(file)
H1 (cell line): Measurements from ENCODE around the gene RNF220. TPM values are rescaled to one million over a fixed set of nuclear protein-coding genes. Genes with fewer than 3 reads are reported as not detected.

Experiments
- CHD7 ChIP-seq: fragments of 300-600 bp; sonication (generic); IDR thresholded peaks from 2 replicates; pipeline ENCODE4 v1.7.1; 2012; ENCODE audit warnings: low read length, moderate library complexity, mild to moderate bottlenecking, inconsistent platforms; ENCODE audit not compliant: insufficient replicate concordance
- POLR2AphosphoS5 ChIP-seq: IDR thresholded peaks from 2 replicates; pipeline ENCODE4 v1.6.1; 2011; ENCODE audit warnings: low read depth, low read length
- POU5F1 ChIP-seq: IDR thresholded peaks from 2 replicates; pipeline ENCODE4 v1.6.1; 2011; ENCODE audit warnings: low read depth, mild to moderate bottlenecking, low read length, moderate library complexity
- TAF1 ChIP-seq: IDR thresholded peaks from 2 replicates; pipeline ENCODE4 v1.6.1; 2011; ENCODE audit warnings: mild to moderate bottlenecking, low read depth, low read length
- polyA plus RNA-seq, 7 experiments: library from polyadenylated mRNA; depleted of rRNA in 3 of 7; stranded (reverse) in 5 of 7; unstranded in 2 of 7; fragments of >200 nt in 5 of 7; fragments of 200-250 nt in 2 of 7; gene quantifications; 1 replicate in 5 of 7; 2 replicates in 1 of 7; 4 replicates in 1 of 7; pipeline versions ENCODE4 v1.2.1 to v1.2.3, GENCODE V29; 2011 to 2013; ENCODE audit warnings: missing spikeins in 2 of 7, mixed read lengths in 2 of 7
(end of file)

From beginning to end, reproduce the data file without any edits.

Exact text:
H1 (cell line): Measurements from ENCODE around the gene RNF220. TPM values are rescaled to one million over a fixed set of nuclear protein-coding genes. Genes with fewer than 3 reads are reported as not detected.

Experiments
- CHD7 ChIP-seq: fragments of 300-600 bp; sonication (generic); IDR thresholded peaks from 2 replicates; pipeline ENCODE4 v1.7.1; 2012; ENCODE audit warnings: low read length, moderate library complexity, mild to moderate bottlenecking, inconsistent platforms; ENCODE audit not compliant: insufficient replicate concordance
- POLR2AphosphoS5 ChIP-seq: IDR thresholded peaks from 2 replicates; pipeline ENCODE4 v1.6.1; 2011; ENCODE audit warnings: low read depth, low read length
- POU5F1 ChIP-seq: IDR thresholded peaks from 2 replicates; pipeline ENCODE4 v1.6.1; 2011; ENCODE audit warnings: low read depth, mild to moderate bottlenecking, low read length, moderate library complexity
- TAF1 ChIP-seq: IDR thresholded peaks from 2 replicates; pipeline ENCODE4 v1.6.1; 2011; ENCODE audit warnings: mild to moderate bottlenecking, low read depth, low read length
- polyA plus RNA-seq, 7 experiments: library from polyadenylated mRNA; depleted of rRNA in 3 of 7; stranded (reverse) in 5 of 7; unstranded in 2 of 7; fragments of >200 nt in 5 of 7; fragments of 200-250 nt in 2 of 7; gene quantifications; 1 replicate in 5 of 7; 2 replicates in 1 of 7; 4 replicates in 1 of 7; pipeline versions ENCODE4 v1.2.1 to v1.2.3, GENCODE V29; 2011 to 2013; ENCODE audit warnings: missing spikeins in 2 of 7, mixed read lengths in 2 of 7